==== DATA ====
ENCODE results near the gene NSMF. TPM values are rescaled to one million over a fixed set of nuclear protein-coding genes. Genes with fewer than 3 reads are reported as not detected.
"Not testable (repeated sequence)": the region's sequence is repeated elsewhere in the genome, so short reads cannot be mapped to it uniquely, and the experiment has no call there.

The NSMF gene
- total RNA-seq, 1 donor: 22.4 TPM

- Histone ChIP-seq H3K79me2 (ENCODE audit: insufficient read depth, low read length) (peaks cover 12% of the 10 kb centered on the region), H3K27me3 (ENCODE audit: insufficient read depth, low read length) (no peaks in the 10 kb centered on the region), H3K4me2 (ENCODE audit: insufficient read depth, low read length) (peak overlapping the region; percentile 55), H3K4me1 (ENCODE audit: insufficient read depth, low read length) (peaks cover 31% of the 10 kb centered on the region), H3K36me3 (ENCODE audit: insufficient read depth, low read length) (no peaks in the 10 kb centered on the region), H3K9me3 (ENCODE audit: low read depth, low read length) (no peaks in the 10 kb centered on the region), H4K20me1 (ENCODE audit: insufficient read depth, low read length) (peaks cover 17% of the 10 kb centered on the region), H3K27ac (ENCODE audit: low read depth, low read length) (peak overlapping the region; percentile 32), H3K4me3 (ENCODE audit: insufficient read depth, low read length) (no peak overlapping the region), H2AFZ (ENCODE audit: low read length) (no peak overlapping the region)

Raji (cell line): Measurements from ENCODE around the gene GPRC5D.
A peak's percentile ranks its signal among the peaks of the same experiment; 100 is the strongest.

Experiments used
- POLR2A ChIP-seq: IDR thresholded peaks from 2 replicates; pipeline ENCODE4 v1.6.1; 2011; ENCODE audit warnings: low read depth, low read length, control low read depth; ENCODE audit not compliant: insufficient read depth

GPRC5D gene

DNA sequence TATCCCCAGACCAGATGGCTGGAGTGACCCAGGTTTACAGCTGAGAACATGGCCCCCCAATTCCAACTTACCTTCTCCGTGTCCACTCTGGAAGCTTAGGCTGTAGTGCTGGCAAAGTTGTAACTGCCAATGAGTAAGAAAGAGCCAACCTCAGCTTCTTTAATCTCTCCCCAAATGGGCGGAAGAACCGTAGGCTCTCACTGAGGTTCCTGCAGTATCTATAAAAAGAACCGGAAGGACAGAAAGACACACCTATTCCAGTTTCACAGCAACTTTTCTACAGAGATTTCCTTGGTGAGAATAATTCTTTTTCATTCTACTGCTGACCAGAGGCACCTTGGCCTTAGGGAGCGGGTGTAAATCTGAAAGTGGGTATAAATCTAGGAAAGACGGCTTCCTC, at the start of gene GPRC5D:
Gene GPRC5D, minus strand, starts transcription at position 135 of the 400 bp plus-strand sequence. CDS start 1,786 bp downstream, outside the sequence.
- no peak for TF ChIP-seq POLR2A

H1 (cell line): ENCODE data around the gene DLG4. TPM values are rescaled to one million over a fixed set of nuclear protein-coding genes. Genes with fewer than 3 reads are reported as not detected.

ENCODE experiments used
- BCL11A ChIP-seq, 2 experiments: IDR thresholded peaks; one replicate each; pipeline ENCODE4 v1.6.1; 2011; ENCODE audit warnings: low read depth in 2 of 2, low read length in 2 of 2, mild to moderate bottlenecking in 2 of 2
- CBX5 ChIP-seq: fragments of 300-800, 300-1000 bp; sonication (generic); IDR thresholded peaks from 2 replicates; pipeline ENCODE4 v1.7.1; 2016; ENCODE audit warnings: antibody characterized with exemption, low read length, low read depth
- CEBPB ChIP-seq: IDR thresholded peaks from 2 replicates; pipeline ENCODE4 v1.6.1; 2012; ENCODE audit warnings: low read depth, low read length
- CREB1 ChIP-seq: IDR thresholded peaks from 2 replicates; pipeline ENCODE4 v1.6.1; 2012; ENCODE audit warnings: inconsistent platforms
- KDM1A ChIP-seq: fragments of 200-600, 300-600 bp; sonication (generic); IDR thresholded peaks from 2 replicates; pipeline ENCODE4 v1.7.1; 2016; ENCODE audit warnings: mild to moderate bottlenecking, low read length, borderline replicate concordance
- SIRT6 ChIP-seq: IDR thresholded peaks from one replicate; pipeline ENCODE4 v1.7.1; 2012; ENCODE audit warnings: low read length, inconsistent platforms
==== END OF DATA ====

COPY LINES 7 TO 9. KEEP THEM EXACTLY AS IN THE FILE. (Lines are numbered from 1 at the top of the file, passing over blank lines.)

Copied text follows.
A peak's percentile ranks its signal among the peaks of the same experiment; 100 is the strongest.

Experiments used
- POLR2A ChIP-seq: IDR thresholded peaks from 2 replicates; pipeline ENCODE4 v1.6.1; 2011; ENCODE audit warnings: low read depth, low read length, control low read depth; ENCODE audit not compliant: insufficient read depth